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What is spotted lanternfly?
Spotted lanternfly is an invasive insect that has been found in Michigan. It feeds on a wide range of fruit, ornamental and woody trees, with tree-of-heaven being one of its preferred hosts. It can move long distances by hitchhiking or laying egg masses on vehicles, outdoor equipment and firewood. This pest can have negative effects on specialty crops and be a nuisance in outdoor areas.
Spotted lanternfly's favorite hosts are tree of heaven and grapes, but they can be found anywhere outdoors. Look for these different life stages:
Spotted lanternfly photos
The following images can help identify spotted lanternfly. Click on each photo for descriptions.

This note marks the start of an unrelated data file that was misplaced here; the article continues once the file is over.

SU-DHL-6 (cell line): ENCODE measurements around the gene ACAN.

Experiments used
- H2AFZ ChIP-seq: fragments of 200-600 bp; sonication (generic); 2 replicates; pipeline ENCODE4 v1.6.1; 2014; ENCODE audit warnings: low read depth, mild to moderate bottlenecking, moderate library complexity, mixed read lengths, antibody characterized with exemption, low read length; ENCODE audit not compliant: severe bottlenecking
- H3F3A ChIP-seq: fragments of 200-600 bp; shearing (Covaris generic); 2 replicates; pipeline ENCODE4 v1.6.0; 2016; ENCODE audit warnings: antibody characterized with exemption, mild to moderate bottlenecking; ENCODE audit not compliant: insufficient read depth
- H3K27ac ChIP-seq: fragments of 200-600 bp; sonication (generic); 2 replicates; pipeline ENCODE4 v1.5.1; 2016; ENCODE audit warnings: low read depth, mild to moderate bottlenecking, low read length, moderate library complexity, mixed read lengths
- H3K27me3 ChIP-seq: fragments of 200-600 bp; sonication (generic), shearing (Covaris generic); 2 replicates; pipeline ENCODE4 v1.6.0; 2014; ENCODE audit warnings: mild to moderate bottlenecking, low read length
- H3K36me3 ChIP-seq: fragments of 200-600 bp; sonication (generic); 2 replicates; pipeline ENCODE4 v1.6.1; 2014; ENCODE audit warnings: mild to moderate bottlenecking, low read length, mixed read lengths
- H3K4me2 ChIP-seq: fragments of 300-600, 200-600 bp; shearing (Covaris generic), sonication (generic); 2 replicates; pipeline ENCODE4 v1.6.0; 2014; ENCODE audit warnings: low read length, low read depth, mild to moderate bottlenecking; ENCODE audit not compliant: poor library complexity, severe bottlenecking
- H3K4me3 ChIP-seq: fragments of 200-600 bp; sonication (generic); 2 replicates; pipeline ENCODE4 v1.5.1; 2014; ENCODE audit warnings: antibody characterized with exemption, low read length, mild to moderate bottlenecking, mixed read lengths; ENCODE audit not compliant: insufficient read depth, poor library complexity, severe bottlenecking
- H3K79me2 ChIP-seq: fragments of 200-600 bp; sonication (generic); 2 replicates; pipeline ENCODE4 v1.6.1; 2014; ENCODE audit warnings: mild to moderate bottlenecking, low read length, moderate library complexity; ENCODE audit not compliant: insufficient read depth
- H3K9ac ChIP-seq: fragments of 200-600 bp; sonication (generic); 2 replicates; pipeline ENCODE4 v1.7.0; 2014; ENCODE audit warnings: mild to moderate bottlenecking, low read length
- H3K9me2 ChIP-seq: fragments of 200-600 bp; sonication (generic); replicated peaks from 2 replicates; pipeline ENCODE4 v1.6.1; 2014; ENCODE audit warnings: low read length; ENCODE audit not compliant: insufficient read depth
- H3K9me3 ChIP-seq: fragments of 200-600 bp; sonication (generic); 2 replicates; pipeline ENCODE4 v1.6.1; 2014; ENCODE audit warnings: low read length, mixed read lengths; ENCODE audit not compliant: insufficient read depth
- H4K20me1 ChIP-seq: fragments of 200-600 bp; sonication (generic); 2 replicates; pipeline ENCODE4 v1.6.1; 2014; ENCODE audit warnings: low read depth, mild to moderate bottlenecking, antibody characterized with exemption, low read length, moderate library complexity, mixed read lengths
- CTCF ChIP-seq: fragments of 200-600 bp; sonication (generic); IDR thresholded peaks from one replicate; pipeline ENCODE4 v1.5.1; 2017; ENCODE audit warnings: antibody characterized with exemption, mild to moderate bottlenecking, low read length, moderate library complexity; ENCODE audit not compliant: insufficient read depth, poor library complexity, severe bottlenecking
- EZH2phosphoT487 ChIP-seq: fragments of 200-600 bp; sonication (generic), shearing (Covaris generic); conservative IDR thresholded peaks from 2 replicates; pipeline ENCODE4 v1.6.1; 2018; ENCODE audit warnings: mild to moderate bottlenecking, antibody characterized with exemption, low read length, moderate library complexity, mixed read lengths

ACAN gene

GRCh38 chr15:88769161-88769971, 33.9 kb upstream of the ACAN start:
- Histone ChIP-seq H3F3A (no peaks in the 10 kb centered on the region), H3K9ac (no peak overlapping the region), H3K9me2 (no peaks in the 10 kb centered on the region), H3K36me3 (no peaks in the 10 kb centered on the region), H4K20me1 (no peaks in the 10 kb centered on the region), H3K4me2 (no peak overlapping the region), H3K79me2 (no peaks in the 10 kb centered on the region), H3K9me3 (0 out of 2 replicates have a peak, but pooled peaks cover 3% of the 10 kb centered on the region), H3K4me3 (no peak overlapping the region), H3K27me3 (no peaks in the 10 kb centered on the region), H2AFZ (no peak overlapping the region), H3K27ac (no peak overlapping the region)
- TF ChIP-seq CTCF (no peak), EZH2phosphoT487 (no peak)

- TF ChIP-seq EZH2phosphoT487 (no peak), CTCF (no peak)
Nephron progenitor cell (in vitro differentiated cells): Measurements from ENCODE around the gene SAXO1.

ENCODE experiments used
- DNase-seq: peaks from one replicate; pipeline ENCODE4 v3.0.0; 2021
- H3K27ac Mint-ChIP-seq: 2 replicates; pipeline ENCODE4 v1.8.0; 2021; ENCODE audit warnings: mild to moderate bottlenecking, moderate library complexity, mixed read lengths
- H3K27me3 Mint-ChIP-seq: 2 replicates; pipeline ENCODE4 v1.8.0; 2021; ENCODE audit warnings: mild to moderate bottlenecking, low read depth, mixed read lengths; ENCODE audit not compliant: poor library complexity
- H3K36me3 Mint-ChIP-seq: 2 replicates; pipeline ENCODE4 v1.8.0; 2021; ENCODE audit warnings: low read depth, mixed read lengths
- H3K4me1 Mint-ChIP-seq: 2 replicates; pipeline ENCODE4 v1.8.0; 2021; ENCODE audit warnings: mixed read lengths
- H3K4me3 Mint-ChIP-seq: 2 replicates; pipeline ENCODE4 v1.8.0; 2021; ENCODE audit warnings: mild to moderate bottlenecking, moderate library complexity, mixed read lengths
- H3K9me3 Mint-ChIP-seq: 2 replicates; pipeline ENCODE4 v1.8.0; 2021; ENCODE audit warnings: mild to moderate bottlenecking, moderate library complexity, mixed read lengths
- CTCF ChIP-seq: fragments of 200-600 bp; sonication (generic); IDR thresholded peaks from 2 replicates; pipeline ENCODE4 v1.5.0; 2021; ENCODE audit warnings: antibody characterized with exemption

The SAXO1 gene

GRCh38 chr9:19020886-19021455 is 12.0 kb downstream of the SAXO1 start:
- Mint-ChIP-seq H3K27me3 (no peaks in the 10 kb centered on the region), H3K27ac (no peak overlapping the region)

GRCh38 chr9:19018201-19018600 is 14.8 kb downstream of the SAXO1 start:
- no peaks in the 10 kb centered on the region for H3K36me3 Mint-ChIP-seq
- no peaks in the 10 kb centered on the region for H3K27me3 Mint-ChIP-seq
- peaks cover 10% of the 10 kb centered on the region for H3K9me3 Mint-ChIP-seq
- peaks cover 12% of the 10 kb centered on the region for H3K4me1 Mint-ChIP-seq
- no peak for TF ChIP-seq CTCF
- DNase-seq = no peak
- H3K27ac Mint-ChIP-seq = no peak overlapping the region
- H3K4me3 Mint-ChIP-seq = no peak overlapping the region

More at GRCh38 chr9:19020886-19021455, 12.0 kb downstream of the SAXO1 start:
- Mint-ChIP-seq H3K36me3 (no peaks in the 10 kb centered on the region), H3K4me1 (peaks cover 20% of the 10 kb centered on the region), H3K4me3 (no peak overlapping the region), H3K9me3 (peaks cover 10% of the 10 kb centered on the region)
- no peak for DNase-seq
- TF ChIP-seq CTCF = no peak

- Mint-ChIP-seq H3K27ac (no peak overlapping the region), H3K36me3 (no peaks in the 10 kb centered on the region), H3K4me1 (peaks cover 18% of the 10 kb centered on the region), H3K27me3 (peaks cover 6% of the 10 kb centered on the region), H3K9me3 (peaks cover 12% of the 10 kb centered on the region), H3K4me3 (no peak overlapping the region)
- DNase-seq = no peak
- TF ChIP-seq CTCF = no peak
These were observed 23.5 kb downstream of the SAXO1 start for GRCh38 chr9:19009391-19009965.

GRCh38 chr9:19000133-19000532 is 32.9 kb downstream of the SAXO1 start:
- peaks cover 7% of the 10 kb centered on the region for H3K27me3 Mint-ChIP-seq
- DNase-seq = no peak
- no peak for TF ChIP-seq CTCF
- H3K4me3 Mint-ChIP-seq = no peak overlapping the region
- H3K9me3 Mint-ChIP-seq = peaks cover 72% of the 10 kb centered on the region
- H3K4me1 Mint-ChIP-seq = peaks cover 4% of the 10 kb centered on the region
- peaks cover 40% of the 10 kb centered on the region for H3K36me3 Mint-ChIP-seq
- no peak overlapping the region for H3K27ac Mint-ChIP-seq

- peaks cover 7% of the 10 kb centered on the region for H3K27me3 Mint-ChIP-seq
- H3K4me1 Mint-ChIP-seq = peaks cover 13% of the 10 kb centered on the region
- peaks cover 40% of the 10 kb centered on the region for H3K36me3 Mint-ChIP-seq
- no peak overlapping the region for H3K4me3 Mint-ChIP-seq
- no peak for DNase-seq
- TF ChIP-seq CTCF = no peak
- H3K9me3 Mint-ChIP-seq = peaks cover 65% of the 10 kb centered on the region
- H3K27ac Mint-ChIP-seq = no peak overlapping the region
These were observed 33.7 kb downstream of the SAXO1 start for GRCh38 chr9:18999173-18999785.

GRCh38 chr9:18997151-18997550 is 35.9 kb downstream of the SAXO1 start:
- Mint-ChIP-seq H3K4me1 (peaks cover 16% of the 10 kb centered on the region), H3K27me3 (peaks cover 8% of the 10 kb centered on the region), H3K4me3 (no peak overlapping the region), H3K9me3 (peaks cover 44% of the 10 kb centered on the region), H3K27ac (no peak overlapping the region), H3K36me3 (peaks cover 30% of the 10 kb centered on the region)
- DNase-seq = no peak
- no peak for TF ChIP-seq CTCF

Additional species info
Spotted lanternfly prefers to feed on the invasive tree-of-heaven (Ailanthus altissima), but also will feed on a wide range of plants including grapes, and other trees such as black walnut, river birch, willow, sumac and red maple.
Native to Eastern Asia, the spotted lanternfly has spread in several eastern states, including Pennsylvania, New Jersey, New Your, Maryland, Virginia, Ohio and others. In Michigan it has been detected in areas of Oakland County.
Spotted lanternfly feeds on more than 70 different plants including grapes, apples, hops and hardwood trees. The insects cause direct damage by sucking sap from host plants and secreting large amounts of a sugar-rich, sticky liquid called honeydew. This honeydew and the resulting black sooty mold can kill plants and foul surfaces. The honeydew often attracts other pests like yellow jackets, flies, and ants, affecting outdoor recreation and complicating crop harvests.
How it spreads
Although spotted lanternflies cannot fly long distances, they lay eggs on nearly any surface like cars, trailers, firewood, outdoor furniture and more. Before leaving an infested area, check vehicles, firewood and outdoor equipment for unwanted hitchhikers.